Friday, July 14, 2006

A Beautiful Post on the Beautiful Game

This should serve as a helpful primer for those of you more enraptured with the sport called "football" in the USA. You know, the game in which the only players who actually use their feet are scorned as "non-athletes" by the 350 pound lumps who push people. Great thoughts on the social/cultural implications too.

5 comments:

Coach C said...

This was a great post by Bixby. (I really have nothing to say, I just have to keep up my commitment to commenting everytime you have a post about soccer.) We haven't heard from Paul or T and J on the topic of the World Cup - I am interested in their reaction to the head-butt.

Irenaeus II said...

Note: Truth and Justice has been renamed to Irenaeus II for blog reasons.

Again Ben, we must wonder about the biased manner in which you cover thoccer. I will simply say that ALL football players use their feet. Even the big, lumpy guys have to move quickly. The ones who exclusively move their feet that constantly cost teams a win are the ones ridiculed.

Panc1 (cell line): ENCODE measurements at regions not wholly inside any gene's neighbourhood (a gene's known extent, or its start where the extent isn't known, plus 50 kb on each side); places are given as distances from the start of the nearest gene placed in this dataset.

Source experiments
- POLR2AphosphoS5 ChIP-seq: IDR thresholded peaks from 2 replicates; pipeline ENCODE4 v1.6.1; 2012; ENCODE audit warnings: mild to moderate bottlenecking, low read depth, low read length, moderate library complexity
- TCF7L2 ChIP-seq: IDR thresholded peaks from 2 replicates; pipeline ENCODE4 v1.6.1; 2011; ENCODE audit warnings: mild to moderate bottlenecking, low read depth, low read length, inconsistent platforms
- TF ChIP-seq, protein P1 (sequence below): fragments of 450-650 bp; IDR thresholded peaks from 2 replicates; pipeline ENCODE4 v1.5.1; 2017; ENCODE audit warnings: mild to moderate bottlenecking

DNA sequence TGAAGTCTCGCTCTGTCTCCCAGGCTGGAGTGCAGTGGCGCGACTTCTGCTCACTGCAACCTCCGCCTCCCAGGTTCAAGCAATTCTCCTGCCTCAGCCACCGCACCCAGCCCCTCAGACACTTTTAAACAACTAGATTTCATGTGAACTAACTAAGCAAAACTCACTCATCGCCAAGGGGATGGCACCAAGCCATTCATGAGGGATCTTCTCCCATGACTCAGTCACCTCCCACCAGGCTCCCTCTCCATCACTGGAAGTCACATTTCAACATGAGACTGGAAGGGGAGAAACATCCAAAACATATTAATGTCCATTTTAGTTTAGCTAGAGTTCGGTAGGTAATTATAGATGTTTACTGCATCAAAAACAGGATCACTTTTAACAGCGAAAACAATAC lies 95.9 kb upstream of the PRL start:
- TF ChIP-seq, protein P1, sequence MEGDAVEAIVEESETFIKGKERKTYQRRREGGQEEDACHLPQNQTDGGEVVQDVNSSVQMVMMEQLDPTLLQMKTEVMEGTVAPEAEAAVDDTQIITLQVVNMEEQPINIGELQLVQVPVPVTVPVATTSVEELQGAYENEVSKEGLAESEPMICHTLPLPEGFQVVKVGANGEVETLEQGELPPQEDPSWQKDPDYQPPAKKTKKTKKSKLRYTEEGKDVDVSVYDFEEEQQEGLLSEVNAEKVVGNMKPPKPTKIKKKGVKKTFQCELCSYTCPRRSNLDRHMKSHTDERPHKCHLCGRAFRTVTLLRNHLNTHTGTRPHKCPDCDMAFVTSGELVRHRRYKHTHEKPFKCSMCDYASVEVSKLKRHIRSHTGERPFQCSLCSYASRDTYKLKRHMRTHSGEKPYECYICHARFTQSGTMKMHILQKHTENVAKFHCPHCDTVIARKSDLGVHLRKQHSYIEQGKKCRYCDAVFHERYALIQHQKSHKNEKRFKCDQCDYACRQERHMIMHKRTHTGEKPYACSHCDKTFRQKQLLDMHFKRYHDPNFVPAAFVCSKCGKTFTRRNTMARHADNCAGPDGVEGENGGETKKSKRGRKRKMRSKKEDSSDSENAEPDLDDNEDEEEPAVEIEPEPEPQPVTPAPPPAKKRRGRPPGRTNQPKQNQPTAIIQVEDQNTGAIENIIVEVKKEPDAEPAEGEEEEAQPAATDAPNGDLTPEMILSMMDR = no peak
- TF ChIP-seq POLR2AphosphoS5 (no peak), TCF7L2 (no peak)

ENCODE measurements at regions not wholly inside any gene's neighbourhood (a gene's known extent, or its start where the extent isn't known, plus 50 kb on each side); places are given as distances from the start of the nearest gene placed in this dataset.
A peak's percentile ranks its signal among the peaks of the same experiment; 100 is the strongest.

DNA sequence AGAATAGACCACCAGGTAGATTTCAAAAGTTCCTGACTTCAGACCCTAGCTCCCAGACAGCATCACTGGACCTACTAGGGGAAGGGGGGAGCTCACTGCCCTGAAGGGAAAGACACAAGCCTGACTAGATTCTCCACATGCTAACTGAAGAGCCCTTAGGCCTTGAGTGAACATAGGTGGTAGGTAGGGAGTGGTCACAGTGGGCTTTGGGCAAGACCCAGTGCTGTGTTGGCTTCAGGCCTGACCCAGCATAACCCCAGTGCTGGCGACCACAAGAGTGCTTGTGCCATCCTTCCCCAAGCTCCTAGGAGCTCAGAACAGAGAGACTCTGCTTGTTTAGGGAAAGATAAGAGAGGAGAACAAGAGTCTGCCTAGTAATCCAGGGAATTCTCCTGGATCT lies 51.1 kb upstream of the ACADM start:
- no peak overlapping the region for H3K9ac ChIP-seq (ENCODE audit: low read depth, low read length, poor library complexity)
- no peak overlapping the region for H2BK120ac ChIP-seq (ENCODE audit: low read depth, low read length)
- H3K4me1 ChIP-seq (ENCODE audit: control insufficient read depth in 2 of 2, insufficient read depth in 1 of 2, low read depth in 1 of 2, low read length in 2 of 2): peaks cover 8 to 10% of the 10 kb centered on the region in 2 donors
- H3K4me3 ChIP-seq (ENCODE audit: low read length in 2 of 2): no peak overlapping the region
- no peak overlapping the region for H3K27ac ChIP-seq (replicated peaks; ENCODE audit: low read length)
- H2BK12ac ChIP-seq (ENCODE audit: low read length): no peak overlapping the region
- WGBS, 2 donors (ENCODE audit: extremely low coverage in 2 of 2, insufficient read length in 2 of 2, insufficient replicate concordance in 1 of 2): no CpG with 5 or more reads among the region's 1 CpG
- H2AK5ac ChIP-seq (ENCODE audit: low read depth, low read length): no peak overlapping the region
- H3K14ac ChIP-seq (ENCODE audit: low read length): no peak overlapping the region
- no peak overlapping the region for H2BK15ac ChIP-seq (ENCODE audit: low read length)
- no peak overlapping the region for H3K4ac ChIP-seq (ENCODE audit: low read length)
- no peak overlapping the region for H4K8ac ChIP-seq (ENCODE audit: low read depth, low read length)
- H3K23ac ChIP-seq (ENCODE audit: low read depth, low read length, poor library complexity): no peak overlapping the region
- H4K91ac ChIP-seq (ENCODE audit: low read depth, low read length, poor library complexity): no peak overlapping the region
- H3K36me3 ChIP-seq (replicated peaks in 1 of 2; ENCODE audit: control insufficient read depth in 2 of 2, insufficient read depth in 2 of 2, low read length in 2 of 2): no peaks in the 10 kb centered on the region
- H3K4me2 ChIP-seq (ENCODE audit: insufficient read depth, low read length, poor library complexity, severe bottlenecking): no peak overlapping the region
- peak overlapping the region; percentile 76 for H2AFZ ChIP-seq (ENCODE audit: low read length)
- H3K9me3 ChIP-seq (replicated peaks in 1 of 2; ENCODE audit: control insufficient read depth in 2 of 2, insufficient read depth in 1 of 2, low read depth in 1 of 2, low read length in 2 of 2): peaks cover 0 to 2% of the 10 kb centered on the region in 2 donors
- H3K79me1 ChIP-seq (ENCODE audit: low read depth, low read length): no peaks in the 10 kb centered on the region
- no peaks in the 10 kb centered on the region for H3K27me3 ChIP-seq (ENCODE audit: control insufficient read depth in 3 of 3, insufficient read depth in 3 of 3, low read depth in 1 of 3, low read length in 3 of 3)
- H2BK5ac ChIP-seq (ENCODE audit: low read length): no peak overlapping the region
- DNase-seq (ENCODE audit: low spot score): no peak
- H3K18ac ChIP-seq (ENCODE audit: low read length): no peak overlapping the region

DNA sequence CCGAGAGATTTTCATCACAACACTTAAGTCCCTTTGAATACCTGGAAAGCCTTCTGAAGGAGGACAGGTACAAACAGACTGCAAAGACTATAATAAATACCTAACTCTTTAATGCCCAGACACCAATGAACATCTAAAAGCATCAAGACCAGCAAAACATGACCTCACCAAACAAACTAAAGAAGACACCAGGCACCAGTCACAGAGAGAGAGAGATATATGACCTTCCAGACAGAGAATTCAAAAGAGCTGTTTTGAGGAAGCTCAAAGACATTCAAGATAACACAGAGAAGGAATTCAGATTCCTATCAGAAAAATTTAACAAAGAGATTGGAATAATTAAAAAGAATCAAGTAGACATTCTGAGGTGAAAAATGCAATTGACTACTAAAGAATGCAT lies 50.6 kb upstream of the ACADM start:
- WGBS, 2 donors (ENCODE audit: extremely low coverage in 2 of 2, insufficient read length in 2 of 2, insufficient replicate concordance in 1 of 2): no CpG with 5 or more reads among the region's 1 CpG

The only act of bravery, ever, in thoccer was the head butt by a frenchie of all people. Did he get a medal of honor for his bravery? Nope, he got ejected. If you read the lips of the ref, you can see that he said, "We will have no bravery in this sport, especially when the whole world is watching."

Paul said...

I have absolutley no idea about whatever this head butt is or was. Though it sounds more exciting than the dramatic leg tangle, the result was probably the same--some dude getting carried off on a stretcher.

Thankfully it will be another 4 yrs. before I am confronted with soccer in a semi-unavoidable way. I really tried this year--honestly. It was brutal.

Bring on the friday night lights of crisp fall evenings and the riveting battles on college gridirons all over the country!

NeoFundy said...

This link is for you, Ben...
http://widelec.org/zidane.html

Ben said...

Ha! That's great.

Took me a while to figure out I was supposed to do something though. I guess I've drunken deeply of the spectator culture.